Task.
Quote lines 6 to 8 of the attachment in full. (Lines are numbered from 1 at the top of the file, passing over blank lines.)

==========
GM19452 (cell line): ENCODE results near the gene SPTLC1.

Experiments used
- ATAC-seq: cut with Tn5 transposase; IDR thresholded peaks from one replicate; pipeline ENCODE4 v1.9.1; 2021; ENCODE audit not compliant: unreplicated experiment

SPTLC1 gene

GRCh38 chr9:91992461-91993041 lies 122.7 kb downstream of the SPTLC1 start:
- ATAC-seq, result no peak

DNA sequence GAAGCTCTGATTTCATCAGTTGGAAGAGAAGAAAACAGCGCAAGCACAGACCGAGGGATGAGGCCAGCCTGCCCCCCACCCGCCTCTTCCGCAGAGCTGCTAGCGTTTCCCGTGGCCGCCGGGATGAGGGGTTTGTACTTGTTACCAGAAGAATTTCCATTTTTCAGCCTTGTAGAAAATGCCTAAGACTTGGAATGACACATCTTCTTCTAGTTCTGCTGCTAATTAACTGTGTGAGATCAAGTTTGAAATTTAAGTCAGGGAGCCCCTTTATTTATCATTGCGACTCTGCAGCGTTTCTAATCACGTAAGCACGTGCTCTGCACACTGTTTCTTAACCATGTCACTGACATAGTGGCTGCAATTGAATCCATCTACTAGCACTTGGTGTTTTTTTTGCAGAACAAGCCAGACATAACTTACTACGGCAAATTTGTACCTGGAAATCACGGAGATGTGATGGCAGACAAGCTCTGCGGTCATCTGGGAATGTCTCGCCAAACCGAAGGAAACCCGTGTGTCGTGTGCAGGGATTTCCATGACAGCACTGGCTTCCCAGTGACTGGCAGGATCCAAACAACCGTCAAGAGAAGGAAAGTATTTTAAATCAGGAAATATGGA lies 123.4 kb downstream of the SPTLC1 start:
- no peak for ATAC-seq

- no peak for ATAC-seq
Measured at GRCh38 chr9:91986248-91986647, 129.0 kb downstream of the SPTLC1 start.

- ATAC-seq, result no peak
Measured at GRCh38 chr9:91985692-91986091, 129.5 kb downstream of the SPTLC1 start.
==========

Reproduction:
- ATAC-seq, result no peak

DNA sequence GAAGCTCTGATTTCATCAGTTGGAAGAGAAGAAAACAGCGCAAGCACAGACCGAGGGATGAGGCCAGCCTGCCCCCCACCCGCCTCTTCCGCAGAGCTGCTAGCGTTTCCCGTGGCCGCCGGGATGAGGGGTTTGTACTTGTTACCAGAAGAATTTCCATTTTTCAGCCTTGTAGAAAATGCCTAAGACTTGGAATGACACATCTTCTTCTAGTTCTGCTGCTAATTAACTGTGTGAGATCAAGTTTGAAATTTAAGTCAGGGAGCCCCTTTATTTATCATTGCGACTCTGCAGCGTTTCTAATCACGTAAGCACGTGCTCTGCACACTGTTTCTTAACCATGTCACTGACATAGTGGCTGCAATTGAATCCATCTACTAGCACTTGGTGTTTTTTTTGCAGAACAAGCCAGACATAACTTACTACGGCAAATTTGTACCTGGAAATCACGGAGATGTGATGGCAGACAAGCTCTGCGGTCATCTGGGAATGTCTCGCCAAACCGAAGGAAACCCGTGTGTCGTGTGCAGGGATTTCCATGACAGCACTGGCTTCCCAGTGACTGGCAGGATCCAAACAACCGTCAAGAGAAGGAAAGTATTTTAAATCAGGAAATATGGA lies 123.4 kb downstream of the SPTLC1 start:
- no peak for ATAC-seq